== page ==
One of the Statutes of Kilkenny in 1465 (5 Ed. IV, 3) stated "That every Irishman that dwell betwixt or amongst Englishmen in the County of Dublin, Myeth, Vriell [i.e. Oriel], and Kildare ... shall take to him an English surname of one town, as Sutton, Chester, Trym, Skryne, Corke, Kinsale; or colour, as white, blacke, browne; or arte or science, as smith or carpenter; or office, as cooke, butler ...". This was an attempt to compel Irish families in the Pale, including Louth, to adopt English surnames.

In 1189, a royal charter was granted to Dundalk after a Norman nobleman named Bertram de Verdun erected a manor house at Castletown Mount. Bertram's granddaughter Roesia de Verdun later built Castle Roche in 1236. In 1412, a royal charter was granted to Drogheda which unified the towns of Drogheda-in-Meath and Drogheda-in-Uriel (Louth) as a County in its own right, styled as ‘the County of the town of Drogheda’. Drogheda continued as a County Borough until the setting up of County Councils, through the enactment of the Local Government (Ireland) Act 1898, which saw all of Drogheda, including a large area south of the River Boyne, become part of an extended County Louth.[2]

Until the late 16th century, 1596, Louth was considered part of Ulster, before becoming part of Leinster after a conference held at Faughart between the Chiefs of Ulster (Hugh O'Neill, Earl of Tyrone and Hugh Roe O'Donnell), on the Irish side, and the Ulster-born Miler Magrath, Anglican Archbishop of Cashel, and Thomas Butler, 10th Earl of Ormond on that of the English. The lands of Ballymascanlan, part of the former estates of Mellifont Abbey, were transferred from Armagh to Louth .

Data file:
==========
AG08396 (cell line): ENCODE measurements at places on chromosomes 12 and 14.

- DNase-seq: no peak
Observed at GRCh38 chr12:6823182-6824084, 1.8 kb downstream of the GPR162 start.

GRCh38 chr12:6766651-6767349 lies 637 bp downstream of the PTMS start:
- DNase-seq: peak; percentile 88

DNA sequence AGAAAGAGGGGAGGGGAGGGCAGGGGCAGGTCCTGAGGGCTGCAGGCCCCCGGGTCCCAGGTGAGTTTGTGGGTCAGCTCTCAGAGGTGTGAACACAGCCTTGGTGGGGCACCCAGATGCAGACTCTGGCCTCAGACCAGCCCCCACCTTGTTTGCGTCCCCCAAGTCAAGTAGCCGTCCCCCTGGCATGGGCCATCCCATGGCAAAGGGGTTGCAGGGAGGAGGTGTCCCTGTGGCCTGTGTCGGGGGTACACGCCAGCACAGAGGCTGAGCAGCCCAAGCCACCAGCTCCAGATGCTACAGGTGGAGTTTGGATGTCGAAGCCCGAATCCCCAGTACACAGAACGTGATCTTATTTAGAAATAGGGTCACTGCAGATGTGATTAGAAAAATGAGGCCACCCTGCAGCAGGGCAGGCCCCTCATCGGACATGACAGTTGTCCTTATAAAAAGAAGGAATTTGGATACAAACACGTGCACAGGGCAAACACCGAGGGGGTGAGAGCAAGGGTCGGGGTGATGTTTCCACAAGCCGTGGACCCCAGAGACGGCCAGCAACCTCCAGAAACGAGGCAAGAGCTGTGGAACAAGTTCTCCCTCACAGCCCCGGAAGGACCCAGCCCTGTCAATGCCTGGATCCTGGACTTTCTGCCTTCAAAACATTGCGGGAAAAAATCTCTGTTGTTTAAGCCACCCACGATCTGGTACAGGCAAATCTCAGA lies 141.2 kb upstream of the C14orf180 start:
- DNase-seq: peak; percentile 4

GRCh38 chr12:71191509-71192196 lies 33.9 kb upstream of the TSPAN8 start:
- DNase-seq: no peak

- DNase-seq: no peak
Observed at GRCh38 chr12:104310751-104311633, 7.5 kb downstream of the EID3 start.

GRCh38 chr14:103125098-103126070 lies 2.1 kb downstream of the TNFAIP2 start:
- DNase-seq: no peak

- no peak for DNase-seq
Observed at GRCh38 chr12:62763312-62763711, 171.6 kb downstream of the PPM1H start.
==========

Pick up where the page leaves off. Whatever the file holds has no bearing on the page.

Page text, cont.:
The 16th and 17th centuries featured many skirmishes and battles involving Irish and English forces, as Louth was on the main route to 'the Moiry Pass' and the Ulster areas often in rebellion and as yet uncolonised. Oliver Cromwell attacked Drogheda in 1649 slaughtering the Royalist garrison and hundreds of the town's citizens. Towards the end of the same century, the armies of the warring Kings, James II and William (III) of Orange, faced off in south Louth during the build-up to the Battle of the Boyne; the battle was fought west from Drogheda. Drogheda held for James under Lord Iveagh, but surrendered to William the day after the battle of the Boyne.

In 1798, the leaders of the United Irishmen included Bartholomew Teeling, John Byrne, and Patrick Byrne, all from Castletown; Anthony Marmion from Louth Town and Dundalk, Anthony McCann from Corderry; Nicholas and Thomas Markey from Barmeath, and Arthur McKeown, John Warren, and James McAllister from Cambricville. They were betrayed by informers, notably a Dr. Conlan, who came from Dundalk, and an agent provocateur called Sam Turner, from Newry. Several leaders were hanged.

The Burning of Wildgoose Lodge took place on the night of 29–30 October 1816, for which 18 men were executed.

The priest and scientist Nicholas Callan (1799–1864), inventor of the first induction coil, was from Darver.

For more information, see the EN Wikipedia article County Louth. especially the section "Geography and political subdivisions" and its subsection "Towns and villages"